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Hip Bursitis

Hip Bursitis

A bursa is a fluid-filled sac which prevents bones and tendons from rubbing against each other. If the bursa becomes traumatised from injury or repetitive strain, it becomes swollen, inflamed and painful. When bursitis occurs in the hip, it is known as Trochanteric Bursitis.

Detailed Overview

Symptoms

One of the first symptoms of hip bursitis is severe hip pain, coupled with warmth and swelling in the surrounding area. Where the degree of inflammation is more severe, there may be further pain which radiates out from the hip area to encompass parts of the leg. Long-distance runners are particularly prone to this type of injury, but any repetitive motion can increase the risk of bursitis as well as a knock or blow to the upper thigh and hip area.

A patient with hip bursitis usually complains of hip pain which can be severe enough to prevent sleeping at night, and he or she will usually experience pain or discomfort when walking and when tackling stairs, as these put pressure on the inflamed bursa. A medical practitioner or sports physiotherapist will usually make a diagnosis based on symptoms, but an ultrasound can be used if necessary in order to confirm the diagnosis.

Management of the condition

It is extremely important to rest the affected hip as much as possible in the early stages of recovery, as movement places strain on the bursa and creates further inflammation and hip pain. The application of ice packs is recommended to reduce swelling, making sure not to allow ice to come into contact with the skin to avoid the risk of frost burns. The standard advice is to apply ice packs for around twenty minutes every couple of hours at first, in conjunction with painkillers such as paracetamol or anti-inflammatory drugs such as ibuprofen.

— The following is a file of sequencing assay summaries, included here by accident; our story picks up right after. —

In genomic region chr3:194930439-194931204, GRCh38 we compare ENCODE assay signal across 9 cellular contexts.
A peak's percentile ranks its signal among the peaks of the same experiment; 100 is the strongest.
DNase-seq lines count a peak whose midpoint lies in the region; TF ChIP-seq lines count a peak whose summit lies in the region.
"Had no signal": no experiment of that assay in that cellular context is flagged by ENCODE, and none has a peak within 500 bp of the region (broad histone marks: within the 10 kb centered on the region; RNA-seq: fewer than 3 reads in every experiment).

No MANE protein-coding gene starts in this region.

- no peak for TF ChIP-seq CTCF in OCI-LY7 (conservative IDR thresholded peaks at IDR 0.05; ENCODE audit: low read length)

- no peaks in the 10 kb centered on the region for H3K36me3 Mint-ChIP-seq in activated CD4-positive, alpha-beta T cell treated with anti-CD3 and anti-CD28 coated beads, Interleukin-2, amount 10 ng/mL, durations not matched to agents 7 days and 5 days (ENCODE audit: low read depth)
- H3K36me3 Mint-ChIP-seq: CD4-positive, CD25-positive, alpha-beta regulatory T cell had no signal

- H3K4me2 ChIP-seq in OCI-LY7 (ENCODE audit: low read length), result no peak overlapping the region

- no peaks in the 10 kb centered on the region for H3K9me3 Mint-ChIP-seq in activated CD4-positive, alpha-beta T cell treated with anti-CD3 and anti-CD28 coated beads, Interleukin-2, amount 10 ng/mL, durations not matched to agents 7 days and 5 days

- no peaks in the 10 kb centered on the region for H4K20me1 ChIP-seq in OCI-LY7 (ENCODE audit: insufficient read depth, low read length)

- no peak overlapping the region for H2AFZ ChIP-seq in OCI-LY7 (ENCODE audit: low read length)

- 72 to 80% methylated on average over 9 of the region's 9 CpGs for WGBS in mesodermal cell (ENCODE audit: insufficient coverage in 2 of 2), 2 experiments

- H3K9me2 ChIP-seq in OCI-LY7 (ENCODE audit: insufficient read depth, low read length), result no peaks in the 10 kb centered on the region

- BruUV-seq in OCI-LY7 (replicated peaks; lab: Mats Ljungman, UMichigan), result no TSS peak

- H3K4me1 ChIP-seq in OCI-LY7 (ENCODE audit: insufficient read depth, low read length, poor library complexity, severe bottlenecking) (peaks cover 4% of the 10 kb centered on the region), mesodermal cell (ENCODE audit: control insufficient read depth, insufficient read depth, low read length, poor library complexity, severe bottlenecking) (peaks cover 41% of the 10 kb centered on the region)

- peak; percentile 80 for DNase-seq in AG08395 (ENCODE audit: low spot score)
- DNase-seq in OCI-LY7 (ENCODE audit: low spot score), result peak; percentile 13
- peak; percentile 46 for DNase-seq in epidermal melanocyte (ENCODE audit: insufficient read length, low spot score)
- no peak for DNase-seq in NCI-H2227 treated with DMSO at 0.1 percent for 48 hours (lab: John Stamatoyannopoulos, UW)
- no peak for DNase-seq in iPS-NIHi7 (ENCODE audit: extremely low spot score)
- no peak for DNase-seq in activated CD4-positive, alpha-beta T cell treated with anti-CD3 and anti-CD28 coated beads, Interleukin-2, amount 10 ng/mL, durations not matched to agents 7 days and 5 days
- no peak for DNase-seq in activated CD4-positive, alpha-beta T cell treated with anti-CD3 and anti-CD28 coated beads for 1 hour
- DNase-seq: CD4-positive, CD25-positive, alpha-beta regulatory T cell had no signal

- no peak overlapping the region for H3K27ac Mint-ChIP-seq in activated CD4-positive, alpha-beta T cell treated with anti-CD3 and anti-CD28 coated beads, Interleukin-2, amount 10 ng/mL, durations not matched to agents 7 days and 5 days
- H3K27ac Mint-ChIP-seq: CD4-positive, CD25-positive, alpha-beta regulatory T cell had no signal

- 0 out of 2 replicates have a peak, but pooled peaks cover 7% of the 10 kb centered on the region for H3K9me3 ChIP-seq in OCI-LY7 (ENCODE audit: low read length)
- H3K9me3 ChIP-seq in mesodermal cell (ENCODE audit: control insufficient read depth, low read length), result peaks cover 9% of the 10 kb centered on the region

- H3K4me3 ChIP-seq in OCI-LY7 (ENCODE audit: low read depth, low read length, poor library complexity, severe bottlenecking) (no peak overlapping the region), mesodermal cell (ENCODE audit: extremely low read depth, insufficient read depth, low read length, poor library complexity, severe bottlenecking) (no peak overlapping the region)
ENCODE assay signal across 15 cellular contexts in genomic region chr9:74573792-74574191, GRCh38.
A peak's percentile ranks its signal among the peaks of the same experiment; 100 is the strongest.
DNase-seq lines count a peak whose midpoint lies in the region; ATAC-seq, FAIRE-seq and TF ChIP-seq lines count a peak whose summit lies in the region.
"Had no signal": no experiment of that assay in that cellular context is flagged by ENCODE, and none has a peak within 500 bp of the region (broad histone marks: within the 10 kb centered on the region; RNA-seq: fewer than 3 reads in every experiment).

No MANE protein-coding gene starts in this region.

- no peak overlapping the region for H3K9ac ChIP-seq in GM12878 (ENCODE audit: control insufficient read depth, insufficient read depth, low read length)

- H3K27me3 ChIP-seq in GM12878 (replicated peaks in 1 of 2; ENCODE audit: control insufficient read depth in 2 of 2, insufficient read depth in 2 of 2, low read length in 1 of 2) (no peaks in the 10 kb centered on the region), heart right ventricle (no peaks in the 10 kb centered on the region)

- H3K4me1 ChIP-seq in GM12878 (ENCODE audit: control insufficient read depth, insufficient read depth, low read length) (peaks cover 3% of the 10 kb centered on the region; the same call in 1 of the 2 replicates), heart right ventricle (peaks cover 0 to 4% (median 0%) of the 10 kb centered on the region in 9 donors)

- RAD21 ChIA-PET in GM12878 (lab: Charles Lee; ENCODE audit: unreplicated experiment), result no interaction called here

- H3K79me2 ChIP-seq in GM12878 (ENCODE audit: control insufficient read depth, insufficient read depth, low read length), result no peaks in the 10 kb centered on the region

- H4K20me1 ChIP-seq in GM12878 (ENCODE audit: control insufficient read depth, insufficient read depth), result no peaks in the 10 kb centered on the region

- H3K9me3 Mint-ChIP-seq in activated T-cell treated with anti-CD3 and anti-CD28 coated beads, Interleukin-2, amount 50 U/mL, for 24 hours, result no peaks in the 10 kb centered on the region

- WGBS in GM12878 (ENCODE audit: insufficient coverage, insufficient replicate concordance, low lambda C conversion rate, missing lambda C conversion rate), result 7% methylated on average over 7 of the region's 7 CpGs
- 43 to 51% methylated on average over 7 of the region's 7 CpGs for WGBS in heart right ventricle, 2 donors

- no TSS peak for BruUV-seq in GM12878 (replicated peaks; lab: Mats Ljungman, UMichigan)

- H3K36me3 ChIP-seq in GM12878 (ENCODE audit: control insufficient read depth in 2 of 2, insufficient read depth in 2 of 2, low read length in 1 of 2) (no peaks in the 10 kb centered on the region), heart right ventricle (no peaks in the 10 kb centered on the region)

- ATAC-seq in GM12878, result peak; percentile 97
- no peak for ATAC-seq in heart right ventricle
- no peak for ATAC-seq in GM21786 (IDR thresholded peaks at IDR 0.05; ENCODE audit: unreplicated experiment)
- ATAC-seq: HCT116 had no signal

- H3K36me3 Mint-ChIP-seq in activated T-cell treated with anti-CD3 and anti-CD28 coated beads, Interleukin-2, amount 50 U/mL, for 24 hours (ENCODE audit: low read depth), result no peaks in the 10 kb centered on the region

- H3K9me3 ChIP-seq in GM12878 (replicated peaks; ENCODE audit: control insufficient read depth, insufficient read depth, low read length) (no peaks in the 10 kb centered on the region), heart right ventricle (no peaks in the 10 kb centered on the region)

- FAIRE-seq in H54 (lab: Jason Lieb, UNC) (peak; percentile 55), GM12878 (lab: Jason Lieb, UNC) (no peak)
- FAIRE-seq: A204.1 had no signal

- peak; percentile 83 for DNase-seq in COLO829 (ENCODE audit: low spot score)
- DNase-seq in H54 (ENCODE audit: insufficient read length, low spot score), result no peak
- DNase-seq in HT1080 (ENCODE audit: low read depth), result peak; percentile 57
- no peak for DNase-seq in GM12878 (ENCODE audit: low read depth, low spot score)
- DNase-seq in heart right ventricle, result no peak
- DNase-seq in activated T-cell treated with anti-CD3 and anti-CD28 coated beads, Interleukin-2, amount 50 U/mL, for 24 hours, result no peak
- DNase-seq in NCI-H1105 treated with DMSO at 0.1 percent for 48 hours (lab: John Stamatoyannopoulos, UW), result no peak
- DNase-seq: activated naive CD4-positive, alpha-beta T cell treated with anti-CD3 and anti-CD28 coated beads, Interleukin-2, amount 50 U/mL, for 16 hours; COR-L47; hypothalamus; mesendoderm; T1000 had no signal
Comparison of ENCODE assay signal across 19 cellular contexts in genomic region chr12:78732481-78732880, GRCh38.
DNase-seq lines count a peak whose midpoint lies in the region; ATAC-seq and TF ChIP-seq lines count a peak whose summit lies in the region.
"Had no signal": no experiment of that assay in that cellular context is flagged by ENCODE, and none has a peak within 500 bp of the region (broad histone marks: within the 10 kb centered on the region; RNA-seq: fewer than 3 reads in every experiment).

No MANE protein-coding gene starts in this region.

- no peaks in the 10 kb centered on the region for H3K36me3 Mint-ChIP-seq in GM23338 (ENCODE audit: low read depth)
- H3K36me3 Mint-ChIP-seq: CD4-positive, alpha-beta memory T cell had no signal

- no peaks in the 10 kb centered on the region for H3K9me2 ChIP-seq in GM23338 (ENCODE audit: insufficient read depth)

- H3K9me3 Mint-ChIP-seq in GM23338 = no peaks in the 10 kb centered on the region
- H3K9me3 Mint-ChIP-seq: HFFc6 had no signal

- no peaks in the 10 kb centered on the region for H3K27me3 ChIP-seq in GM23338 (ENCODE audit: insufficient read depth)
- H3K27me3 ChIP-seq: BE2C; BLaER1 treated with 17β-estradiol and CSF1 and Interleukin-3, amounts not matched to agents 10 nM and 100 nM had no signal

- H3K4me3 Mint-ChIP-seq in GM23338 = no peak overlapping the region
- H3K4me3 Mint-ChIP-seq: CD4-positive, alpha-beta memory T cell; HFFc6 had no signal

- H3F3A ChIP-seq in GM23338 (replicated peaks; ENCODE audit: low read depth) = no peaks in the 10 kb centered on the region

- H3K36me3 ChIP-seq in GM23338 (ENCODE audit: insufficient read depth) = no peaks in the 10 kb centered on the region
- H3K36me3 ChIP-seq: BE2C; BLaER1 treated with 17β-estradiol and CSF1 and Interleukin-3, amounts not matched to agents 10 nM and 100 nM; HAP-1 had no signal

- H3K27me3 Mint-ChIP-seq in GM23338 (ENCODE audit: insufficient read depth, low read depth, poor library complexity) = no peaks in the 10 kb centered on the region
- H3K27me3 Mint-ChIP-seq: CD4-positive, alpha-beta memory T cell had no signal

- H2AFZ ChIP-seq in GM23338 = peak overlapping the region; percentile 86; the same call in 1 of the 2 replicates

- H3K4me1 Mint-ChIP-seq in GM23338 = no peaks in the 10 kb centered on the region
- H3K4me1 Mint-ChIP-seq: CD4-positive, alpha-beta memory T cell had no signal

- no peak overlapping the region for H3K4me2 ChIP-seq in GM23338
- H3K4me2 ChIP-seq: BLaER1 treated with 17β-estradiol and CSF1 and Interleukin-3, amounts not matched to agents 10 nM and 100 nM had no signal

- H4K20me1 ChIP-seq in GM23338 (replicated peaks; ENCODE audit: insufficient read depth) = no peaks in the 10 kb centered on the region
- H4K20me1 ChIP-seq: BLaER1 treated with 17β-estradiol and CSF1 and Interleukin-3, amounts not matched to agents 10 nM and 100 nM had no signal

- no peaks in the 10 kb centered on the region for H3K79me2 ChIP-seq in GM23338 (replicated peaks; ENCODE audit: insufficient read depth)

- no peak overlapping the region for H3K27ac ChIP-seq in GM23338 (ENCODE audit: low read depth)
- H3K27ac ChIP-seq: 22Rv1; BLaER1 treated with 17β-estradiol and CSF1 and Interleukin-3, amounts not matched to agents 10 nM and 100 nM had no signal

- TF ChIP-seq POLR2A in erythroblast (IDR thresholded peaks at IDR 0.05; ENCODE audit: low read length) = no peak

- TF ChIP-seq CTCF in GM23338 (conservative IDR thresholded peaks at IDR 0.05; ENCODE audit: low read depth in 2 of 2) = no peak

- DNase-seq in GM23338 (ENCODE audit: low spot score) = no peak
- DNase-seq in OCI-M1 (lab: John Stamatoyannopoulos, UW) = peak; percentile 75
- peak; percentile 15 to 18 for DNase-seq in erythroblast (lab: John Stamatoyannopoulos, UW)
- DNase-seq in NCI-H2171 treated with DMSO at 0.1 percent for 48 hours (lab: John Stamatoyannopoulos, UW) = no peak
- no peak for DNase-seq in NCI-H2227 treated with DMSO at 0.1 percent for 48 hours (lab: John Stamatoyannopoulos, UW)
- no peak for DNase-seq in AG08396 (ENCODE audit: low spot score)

Chronic cases of hip bursitis involving hip pain which continues for more than a few weeks may require a corticosteroid injection into the hip. After a further week of recovery, the patient is usually able to begin a rehabilitation programme to return to regular activities. Any further occurrences of hip pain should be taken as the body’s warning to take things more gently for the time being until the injury is fully healed.

Exercises which stretch the hip and thigh can help to rehabilitate the hip joint, and most physiotherapists recommend the use of resistance bands and Swiss balls to build up core strength before embarking on more vigorous exercise. Trying to return to a former exercise programme too soon can delay healing and so should be avoided.

The advice is to take care with any exercise regime, particularly running, which can cause stress to the hip and thigh joints and can lead to hip pain. Increasing the distances run by gentle increments allows the body’s structures to develop appropriate levels of fitness and strength, which helps to prevent injuries from occurring.